By The CNN Belief Blog Editors
(CNN) - As shoppers scour malls and web portals looking for the perfect last-minute Christmas gift, we humbly present a few ideas of faithy kitsch.
The tradition of giving gifts at Christmas can be traced back to the birth of Jesus, who Christians say is the son of God, believed to have taken on full humanity to save the world from sin.
The Christmas narrative found in the Gospel of Matthew tells the story of three wise men from the East, who followed a star to visit Mary, Joseph and the baby Jesus. When they found them, the men worshiped Jesus and presented gifts of gold, frankincense and myrrh.
In lieu of such hard-to-find items, here are some wonderfully kitschy Christmas gifts:
The perfect gift for the budding tycoon who wants to start "In the Beginning." It's like Monopoly, but for church. Instead of going to jail, you go to meditate.
By Dan Merica, CNN
Washington (CNN) – With the bells of the Washington National Cathedral ringing 28 times – honoring all those killed in last week’s Connecticut shooting – a broad group of religious leaders on Friday called on their congregations, the White House and Congress to do more to combat gun violence.
“We gather as religious leaders both to commemorate the one-week marker of the tragic shootings in Newtown, Connecticut, and to call our people and the nation to action,” said the Rev. Gary Hall, dean of the Washington National Cathedral. “As clergy, we in our traditions know something about suffering, and we know something about our shared faith that love is finally stronger than anything, including hate and including death.”
The group assembled outside the cathedral, comprising religious leaders from almost all the major faith traditions in the United States, said it is fighting for three specific goals: the outlawing of assault weapons and high-capacity magazines, tightening controls on the sale of all guns and improving access to mental health care.
The event featured leaders from evangelical and mainline Protestant traditions, Catholicism, Judaism, Islam and Sikhism.
On top of asking clergy to discuss gun control, the group said it would ask congregants to participate in a national call-in day to Congress on February 5.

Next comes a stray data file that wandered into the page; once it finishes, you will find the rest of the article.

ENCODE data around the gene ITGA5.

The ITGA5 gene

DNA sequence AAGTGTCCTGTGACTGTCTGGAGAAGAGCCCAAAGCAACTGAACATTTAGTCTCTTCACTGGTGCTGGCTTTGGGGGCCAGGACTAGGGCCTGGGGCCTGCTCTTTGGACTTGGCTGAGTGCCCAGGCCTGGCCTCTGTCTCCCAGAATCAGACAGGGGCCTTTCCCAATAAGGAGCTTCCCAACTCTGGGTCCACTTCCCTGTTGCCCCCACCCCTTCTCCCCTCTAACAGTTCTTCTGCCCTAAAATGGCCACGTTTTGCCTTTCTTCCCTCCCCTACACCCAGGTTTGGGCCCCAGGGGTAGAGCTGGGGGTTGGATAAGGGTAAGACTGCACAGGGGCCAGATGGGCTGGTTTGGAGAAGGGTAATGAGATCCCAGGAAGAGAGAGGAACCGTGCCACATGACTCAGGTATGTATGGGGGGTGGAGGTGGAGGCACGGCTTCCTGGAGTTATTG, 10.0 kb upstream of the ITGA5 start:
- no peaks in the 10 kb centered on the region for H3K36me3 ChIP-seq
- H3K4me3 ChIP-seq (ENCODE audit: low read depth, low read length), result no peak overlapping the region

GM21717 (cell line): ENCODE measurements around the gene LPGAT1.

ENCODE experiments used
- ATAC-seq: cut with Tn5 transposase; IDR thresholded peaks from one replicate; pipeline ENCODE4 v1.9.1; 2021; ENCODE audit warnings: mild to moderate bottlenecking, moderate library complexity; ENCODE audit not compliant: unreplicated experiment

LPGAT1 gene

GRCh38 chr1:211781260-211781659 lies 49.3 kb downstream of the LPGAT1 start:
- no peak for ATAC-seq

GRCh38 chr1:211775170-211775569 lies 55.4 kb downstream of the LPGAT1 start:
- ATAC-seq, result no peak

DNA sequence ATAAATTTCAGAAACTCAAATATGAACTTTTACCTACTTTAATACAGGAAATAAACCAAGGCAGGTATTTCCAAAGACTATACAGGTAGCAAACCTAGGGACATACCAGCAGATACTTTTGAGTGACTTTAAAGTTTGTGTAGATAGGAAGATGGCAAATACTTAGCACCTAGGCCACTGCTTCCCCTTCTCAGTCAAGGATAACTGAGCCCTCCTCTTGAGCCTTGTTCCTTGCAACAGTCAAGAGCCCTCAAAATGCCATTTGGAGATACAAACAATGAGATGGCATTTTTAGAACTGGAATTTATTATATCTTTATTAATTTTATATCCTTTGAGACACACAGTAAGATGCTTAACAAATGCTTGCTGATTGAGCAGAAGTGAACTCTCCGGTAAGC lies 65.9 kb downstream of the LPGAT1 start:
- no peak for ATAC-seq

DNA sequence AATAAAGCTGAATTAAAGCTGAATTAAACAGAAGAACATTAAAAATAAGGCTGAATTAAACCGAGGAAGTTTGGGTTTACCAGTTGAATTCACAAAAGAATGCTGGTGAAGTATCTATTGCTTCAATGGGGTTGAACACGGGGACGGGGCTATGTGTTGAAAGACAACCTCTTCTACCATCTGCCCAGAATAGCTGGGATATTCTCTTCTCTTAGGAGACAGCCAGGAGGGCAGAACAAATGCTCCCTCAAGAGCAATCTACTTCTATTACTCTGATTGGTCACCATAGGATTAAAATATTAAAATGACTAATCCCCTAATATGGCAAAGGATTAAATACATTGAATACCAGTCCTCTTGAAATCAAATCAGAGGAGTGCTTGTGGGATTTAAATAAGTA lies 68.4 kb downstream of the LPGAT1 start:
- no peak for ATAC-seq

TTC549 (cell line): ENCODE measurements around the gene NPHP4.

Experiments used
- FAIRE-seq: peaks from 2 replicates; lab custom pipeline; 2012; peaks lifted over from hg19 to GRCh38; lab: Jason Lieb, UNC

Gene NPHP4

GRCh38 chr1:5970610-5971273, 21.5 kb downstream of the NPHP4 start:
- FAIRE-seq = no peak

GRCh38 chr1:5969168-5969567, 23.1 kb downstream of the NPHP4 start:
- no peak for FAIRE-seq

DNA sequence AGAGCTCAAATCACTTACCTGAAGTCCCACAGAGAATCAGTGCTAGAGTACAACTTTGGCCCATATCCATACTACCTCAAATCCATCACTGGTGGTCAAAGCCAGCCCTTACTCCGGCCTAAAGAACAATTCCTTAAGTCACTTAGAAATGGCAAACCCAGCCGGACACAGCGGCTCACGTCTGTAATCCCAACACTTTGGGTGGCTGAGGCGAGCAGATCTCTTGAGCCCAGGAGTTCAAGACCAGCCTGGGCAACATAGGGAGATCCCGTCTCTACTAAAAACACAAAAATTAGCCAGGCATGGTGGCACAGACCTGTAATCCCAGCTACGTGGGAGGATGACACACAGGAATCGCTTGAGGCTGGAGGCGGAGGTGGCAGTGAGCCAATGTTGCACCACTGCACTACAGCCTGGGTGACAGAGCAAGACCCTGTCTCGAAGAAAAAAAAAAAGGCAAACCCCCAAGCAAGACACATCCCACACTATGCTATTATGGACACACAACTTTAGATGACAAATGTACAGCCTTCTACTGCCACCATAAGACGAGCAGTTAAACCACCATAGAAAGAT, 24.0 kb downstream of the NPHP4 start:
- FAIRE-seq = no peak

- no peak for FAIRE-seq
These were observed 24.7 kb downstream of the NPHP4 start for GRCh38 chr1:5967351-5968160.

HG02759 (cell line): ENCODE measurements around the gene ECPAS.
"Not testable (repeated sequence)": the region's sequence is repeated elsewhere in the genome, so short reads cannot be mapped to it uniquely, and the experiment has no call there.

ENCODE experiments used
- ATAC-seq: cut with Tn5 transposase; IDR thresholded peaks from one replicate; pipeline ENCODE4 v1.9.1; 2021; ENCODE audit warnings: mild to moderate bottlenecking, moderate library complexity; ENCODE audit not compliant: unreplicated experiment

By Arielle Hawkins, CNN
Here's the Belief Blog’s morning rundown of the top faith-angle stories from around the United States and around the world. Click the headlines for the full stories.
From the Blog:
CNN: Christmas exposes atheist divide on dealing with religion
The Christmas season is revealing a growing rift among American atheists when it comes to the question of how to deal with religion. Some atheist activists are trying to seize the holidays as a time to build bridges with faith groups, while other active unbelievers increasingly see Christmas as a central front in the war on religious faith. With the dramatic growth of the nonreligious in the last few decades, more atheist leaders are emerging as spokespeople for atheism, but the Christmas rift speaks to growing disagreement over how atheists should treat religion.
Tweet of the Day:
#Vatican crows that #Pope #Benedict beats Justin #Bieber on #re-tweets reut.rs/UbrEHR #twitter #retweet #catholic #church— Tom Heneghan (@RTRFaithWorld) December 20, 2012
#Vatican crows that #Pope #Benedict beats Justin #Bieber on #re-tweets reut.rs/UbrEHR #twitter #retweet #catholic #church
Belief on TV:
The CNN Belief Blog covers the faith angles of the day's biggest stories, from breaking news to politics to entertainment, fostering a global conversation about the role of religion and belief in readers' lives. It's edited by CNN's Daniel Burke with contributions from Eric Marrapodi and CNN's worldwide news gathering team.